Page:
Want to sell or recapitalize your company? Maybe it’s time to review your company shareholder agreement. Owners might be surprised some of the things they are allowed or not allowed to do. A shareholder agreement can get complicated quickly once you have more shareholders because the shareholder agreement is typically used to define what happens in all subsequent transaction in a given company’s shares. There are many items in the agreement and sometimes these items might even have major conflicts with each other.
There are typically two types of shareholder agreement, unanimous and ordinary. An unanimous shareholder agreement gives responsibility to the shareholders and usually has restrictions on what the director can or cannot do. On the other hand, an ordinary shareholder agreement gives the description of relationships of the shareholders’ powers and roles as owners of the company, rather than restricting directors’ ability to manage the company.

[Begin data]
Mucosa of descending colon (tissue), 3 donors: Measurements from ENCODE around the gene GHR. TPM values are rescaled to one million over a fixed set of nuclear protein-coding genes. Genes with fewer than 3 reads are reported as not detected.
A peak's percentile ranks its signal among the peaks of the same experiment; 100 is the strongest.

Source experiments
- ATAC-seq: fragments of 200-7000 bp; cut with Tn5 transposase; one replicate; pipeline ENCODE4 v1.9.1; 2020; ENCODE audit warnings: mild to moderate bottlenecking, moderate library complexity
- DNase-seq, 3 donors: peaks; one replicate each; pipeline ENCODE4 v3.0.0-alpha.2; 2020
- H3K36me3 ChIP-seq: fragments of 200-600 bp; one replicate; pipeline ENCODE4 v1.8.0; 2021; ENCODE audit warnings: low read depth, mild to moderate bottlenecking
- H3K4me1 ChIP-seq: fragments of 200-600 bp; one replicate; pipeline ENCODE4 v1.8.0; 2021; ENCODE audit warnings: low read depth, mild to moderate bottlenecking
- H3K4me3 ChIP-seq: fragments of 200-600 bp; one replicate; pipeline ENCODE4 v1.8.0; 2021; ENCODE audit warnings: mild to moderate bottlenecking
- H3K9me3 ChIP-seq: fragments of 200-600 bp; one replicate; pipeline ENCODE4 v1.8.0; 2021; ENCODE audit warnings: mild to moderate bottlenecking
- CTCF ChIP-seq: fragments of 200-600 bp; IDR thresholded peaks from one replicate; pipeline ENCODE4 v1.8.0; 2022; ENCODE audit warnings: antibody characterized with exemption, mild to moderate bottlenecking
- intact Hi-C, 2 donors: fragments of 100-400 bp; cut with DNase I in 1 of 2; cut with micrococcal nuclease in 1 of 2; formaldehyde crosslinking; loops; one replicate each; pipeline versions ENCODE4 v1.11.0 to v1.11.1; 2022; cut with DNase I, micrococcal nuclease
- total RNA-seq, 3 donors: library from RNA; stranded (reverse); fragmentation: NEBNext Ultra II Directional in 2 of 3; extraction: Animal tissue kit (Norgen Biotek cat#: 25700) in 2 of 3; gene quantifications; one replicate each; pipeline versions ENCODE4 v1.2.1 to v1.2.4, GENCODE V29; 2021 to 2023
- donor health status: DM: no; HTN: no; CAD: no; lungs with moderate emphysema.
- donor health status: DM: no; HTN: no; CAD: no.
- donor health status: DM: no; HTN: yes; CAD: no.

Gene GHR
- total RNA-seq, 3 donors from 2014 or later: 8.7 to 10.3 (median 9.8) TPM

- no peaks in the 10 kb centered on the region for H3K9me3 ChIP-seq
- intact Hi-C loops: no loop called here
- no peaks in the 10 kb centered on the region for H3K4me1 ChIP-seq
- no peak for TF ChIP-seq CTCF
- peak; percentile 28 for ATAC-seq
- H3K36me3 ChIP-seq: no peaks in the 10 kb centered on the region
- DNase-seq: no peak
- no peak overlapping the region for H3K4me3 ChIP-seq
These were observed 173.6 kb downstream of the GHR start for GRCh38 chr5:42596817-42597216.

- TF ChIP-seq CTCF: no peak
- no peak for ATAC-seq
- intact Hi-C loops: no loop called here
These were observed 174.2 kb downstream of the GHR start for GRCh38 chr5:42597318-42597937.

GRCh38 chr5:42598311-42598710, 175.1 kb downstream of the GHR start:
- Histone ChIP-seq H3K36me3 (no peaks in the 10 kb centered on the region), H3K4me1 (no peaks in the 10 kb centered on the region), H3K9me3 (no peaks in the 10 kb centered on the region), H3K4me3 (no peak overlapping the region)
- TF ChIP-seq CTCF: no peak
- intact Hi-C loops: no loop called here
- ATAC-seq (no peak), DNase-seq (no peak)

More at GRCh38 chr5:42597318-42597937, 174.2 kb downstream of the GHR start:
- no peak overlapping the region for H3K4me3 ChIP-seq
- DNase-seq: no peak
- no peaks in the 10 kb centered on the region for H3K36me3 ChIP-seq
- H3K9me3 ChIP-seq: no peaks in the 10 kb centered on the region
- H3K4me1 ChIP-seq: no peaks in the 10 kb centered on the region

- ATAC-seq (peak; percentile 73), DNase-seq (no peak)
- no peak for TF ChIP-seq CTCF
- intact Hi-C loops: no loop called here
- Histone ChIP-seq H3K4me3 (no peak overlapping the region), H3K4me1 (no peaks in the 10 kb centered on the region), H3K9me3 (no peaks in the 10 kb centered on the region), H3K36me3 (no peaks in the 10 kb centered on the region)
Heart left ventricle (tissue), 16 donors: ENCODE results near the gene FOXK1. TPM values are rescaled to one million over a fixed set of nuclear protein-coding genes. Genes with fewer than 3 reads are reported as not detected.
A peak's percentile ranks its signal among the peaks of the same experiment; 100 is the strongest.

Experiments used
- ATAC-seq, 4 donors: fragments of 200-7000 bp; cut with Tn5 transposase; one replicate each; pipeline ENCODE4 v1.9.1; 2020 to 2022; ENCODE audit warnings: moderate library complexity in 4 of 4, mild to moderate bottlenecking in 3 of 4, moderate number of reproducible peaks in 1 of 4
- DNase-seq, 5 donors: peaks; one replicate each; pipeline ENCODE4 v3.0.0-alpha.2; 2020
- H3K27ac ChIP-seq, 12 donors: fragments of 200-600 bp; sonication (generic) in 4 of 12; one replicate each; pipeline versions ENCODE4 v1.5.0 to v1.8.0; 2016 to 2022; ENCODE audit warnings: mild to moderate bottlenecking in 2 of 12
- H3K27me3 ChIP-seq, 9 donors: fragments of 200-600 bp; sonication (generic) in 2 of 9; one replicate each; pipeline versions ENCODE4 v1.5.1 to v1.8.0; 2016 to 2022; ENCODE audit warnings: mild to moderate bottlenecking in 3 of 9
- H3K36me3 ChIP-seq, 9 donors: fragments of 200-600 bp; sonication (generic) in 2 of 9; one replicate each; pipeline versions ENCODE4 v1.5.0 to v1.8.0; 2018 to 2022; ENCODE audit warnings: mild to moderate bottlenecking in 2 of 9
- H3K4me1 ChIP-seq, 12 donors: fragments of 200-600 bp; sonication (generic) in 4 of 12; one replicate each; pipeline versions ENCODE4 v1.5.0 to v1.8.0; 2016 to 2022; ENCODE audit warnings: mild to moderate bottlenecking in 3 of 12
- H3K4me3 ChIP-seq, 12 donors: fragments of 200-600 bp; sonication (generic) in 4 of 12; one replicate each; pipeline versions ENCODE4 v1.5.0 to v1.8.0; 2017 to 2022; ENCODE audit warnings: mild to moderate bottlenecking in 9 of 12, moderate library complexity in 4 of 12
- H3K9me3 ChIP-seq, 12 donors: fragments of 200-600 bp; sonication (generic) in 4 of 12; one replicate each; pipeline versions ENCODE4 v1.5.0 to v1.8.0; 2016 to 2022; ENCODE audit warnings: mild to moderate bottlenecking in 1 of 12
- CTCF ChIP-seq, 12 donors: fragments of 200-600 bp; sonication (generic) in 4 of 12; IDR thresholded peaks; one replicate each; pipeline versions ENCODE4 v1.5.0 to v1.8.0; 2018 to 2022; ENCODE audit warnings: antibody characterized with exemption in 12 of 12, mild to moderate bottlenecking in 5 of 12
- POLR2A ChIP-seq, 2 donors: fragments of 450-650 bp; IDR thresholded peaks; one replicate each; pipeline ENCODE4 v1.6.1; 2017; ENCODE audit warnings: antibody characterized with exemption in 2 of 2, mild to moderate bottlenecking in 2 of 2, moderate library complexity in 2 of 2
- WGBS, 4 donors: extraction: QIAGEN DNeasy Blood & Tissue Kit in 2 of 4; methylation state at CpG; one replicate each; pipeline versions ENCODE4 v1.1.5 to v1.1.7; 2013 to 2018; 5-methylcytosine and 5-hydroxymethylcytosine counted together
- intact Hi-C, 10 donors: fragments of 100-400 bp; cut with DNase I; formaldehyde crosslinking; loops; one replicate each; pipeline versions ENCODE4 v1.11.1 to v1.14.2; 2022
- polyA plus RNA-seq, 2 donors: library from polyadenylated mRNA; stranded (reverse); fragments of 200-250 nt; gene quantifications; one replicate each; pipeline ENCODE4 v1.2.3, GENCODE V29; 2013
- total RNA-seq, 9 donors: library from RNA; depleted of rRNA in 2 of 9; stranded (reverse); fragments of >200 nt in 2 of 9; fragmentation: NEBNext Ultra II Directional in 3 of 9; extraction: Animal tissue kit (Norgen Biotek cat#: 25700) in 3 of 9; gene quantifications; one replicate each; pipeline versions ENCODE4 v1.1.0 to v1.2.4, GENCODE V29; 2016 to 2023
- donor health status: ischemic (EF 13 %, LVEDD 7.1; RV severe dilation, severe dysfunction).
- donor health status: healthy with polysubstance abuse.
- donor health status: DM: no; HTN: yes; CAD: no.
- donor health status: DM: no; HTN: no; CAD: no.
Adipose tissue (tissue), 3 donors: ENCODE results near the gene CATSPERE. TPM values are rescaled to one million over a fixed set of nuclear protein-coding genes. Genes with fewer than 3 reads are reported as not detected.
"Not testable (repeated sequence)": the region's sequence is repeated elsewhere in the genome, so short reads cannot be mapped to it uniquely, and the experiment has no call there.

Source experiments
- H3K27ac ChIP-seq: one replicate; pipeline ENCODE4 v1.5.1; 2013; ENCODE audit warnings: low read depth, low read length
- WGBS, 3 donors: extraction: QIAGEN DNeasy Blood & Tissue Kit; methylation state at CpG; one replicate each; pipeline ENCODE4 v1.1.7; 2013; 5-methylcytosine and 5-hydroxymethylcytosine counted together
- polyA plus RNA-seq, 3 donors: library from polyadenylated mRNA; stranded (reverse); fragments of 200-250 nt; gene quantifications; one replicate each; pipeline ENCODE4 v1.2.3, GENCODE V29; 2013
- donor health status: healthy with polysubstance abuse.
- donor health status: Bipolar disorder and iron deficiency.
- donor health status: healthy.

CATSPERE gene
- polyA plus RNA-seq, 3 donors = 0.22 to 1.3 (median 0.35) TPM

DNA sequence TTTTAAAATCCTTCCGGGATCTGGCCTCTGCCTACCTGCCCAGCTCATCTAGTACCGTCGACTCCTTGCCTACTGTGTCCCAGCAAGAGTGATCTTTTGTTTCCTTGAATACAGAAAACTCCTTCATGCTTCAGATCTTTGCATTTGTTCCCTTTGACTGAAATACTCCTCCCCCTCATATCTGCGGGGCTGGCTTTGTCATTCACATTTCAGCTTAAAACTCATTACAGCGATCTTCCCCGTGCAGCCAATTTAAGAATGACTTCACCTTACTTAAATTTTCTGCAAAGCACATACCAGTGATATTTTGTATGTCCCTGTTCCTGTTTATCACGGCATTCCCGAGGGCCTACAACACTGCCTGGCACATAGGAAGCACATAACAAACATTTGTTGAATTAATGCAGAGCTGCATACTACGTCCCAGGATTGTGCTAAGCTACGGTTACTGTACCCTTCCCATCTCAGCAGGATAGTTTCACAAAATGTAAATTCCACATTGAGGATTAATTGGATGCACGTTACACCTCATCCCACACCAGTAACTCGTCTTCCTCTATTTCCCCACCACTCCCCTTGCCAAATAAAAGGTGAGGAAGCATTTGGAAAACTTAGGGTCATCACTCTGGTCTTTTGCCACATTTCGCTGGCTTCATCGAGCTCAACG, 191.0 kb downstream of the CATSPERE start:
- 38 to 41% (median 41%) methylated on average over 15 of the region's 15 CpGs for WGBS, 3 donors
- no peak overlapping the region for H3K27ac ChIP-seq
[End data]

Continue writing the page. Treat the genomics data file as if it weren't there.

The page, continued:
Beside an Exit, business owners should review the shareholder agreement on any triggering event such as the death of a shareholder, insolvency or bankruptcy of a shareholder, or change of the method use in calculating the company’s tangible or intangible assets.
The shareholder agreement should also have clear instructions for share sale including simple buy-sell provisions and right of first refusal or first offer where shareholders have the right to buy when the other shareholder decide to liquidate. To ensure fairness, there are provisions for majority and minority parties of a company as well. But the often missed item is the value and payment terms and how they might change given the triggering events. Shareholder agreement can also determine alternative ways to derive company value.
Speak to your business attorney to understand what you need to know about your shareholder agreement and the definition of value. When in doubt, make sure you speak to a chartered financial professional for your need.